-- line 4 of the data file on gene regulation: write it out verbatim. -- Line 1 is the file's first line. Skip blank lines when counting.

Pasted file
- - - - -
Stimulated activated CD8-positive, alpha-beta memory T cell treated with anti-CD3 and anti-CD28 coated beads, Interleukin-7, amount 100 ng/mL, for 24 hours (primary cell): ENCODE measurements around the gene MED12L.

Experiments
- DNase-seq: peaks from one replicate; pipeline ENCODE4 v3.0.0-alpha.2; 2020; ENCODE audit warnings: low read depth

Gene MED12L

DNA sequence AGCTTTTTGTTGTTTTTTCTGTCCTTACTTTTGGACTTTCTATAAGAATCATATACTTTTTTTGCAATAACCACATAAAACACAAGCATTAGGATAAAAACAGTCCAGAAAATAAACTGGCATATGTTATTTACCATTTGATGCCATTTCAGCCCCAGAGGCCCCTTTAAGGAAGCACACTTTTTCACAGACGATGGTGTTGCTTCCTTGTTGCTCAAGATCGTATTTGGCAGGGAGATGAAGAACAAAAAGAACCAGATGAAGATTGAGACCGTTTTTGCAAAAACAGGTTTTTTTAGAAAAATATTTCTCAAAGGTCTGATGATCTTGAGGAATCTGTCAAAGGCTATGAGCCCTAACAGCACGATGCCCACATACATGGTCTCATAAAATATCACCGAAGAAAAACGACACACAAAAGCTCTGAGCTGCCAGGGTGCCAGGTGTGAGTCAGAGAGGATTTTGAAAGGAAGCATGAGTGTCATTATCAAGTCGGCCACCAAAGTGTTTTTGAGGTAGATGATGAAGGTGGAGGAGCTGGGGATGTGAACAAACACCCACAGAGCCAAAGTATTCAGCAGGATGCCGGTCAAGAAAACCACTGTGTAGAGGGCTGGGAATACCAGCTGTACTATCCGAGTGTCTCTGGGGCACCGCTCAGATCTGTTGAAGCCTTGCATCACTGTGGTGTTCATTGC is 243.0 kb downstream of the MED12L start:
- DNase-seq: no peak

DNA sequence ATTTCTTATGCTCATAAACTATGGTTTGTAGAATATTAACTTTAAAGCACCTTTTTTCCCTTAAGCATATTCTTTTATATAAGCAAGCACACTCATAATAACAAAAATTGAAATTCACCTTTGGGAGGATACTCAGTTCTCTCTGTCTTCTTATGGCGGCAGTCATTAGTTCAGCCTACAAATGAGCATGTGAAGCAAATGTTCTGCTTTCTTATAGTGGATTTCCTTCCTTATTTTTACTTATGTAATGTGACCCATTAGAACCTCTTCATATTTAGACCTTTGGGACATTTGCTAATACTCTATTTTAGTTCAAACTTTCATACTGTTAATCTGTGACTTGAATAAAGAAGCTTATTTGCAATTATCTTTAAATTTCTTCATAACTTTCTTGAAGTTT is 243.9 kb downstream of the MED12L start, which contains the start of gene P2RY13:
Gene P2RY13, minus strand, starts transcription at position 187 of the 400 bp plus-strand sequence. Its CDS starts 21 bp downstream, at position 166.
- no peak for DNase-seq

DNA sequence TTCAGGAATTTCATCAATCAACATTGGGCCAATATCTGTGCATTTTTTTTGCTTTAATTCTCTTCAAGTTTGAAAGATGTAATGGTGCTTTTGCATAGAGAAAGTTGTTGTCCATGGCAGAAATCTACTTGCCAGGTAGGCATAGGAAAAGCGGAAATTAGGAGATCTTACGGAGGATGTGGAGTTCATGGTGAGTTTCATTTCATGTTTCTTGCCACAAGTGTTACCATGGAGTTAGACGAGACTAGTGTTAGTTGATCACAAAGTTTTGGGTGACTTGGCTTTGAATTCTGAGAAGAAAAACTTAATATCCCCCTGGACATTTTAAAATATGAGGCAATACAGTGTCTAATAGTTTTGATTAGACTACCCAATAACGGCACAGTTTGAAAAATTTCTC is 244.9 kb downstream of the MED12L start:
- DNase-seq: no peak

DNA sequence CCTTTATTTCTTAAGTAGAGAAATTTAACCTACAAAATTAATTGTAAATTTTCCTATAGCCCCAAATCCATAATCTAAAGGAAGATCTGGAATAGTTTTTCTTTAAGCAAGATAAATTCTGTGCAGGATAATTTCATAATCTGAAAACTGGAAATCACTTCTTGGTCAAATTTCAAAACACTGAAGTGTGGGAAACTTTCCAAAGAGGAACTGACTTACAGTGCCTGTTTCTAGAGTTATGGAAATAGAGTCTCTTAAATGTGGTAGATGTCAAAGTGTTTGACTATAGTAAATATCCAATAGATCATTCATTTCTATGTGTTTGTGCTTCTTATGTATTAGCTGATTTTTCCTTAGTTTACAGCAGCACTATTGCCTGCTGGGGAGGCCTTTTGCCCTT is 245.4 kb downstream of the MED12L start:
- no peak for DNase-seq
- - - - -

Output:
Gene MED12L